In 2002, Juliette and Joe Sehee moved to the Mojave Desert with a vision of opening an eco-retreat. Influenced by early Christian monastics who made pilgrimages to the desert in order to “befriend death,” they hoped to invite others to find solace in the fierce landscape that is Joshua Tree, California.
One of the groups the couple hoped to serve were those suffering from loss, which led the Sehees to explore end-of-life rituals they might accommodate. They also wanted to find a way to protect the thousands of empty acres at the edge of their retreat. These interests led them to learn about the green burial movement that had begun to take shape in England, as well as the first exclusively green cemetery in the United States, which had recently been launched by Dr. William and Kimberly Campbell.
A dialogue among them eventually led to their joint involvement in a project they believed could be a model for a new kind of burial ground with the potential to demonstrate how interment could facilitate ecological restoration and landscape-level conservation. It was to be the first cemetery in the world that would involve a conservation organization as steward.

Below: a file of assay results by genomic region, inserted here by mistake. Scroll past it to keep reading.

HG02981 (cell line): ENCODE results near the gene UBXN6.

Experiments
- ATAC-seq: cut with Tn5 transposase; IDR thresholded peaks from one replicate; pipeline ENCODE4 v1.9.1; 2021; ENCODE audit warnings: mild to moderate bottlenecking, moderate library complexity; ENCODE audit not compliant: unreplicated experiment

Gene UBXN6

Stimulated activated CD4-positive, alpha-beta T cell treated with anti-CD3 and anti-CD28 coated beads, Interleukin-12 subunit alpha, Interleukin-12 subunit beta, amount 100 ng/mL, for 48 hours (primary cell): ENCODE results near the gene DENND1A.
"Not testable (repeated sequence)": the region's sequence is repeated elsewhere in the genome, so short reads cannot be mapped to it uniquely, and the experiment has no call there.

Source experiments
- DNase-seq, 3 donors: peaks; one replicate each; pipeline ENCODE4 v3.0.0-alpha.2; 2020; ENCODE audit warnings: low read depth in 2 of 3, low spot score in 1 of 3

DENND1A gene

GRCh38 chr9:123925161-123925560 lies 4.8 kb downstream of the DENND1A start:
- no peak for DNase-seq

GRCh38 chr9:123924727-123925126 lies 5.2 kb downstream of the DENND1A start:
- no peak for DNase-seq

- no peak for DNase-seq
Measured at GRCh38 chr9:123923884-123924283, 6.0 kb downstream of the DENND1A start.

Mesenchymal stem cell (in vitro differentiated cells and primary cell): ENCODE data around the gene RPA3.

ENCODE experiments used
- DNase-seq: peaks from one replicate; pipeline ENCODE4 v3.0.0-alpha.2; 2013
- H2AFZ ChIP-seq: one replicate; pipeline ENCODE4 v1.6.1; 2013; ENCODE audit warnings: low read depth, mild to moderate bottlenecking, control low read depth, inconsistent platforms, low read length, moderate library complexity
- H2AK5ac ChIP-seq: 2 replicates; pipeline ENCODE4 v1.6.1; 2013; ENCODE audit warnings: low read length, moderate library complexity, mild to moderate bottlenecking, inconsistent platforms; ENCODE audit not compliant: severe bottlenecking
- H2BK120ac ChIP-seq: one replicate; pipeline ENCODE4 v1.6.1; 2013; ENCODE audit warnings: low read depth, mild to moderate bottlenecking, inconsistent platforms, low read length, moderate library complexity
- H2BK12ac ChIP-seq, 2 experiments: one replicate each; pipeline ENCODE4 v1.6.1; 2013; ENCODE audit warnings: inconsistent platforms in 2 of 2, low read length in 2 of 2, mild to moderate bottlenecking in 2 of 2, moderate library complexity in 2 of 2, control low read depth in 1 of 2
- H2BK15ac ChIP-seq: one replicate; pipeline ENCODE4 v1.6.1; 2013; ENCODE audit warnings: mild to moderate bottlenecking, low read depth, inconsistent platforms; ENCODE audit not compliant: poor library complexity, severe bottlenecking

The project did not manifest as envisioned. But what did was a keen understanding that green burial would not gain traction unless there was a way to guarantee that those involved with this concept were willing to embrace a new ethic. It became clear that there needed to be a credible entity that provided third-party oversight and encouraged the sharing of open source information to evolve the science behind green burial. And there needed to be certifiable standards, as well as legally enforceable mechanisms, to ensure to the public that these burial grounds would always further the ecological and aesthetic promises made by their operators.
In the early spring of 2005, the Sehees sold their high desert retreat and used the proceeds to found the organization today known as the Green Burial Council. With input from an organizing board comprised of leading experts from the fields of sustainable landscape design, restoration ecology, conservation management, consumer affairs, and law, the GBC established the first set of standards for eco-friendly burial grounds.
They soon concluded that the green burial movement would not move forward without involving the traditional funeral service industry. The Council established standards for funeral homes willing to offer eco-friendly deathcare, as well as for manufacturers of green burial products and supplies.
The GBC then launched an extensive outreach campaign to create awareness and demand for deathcare that better serves people and the planet. It also helped bring together a diverse, often disparate, group of people who had never before come together, including land trusts, park service agencies, religious organizations, educational institutions, governmental entities, and deathcare providers.
Most recently, the Council has leveraged its success to help foster a number of public-private partnerships wherein burial/scattering will provide a new means of connecting multi-generational constituencies to the land and to the cause of land conservation.